When I got out to the firing line Thursday morning, I knew that my game plan for training was going to get thrown out of the window. There were a lot more people there than there was the day before and there was no way I was going to get a trap all to myself to run through my plans. I spent the day shooting with various groups before we were able to get trap 5 late in the afternoon and David came out to assist me in some training. He gave me some more good tips and I got ready for the next day which was Official Training (OTR).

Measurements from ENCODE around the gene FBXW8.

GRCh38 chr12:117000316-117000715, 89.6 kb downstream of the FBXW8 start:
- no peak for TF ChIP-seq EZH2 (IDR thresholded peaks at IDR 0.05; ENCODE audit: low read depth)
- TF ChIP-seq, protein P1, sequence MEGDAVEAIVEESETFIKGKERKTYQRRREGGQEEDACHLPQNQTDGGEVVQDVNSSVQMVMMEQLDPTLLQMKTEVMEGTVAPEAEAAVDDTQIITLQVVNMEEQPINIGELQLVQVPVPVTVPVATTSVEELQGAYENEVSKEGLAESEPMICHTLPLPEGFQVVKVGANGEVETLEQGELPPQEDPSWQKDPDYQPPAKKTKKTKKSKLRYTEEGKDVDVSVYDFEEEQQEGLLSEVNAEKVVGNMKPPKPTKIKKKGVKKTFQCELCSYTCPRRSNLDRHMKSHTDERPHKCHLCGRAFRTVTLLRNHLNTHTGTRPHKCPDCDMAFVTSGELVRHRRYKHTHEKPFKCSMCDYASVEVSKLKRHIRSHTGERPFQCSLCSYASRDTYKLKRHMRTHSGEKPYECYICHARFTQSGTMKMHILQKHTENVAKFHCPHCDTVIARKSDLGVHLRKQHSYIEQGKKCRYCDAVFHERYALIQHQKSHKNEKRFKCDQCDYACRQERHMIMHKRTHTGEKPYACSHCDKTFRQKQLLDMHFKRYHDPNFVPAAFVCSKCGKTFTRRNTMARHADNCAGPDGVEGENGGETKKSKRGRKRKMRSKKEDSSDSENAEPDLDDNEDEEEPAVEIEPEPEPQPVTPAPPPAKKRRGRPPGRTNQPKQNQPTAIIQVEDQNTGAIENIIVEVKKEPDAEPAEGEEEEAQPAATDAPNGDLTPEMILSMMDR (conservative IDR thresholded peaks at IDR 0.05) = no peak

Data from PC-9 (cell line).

OTR is basically a dry run of the first day of competition. You are squadded up and you shoot 75 birds; 3 rounds of 25. They don’t keep score… it’s just a way to show everyone how the actual competition is going to go. I didn’t do too bad, but I didn’t do too great either in OTR. One problem I ran into is that once OTR starts, there’s no practice. You can’t go out to the range once everyone is done shooting for the day to get some training in. Sure, you can go shoot skeet or 5 stand or sporting clays, but you can’t shoot trap. I still went out and shot a little skeet (more on this later), but other than that, my time shooting would be limited to competition only. There would be the one day of OTR with 75 targets, then 4 days of competition with day 1 being 75 targets, 2 being 50, 3 havingĀ  75 birds, and day 4 consisting of 50 targets and finals. Each round is 25 targets, so you’d shoot 2 or 3 times per day with a round taking about 30 minutes to complete, then you’d wait for 2 hours or so before you shot again on a different bunker.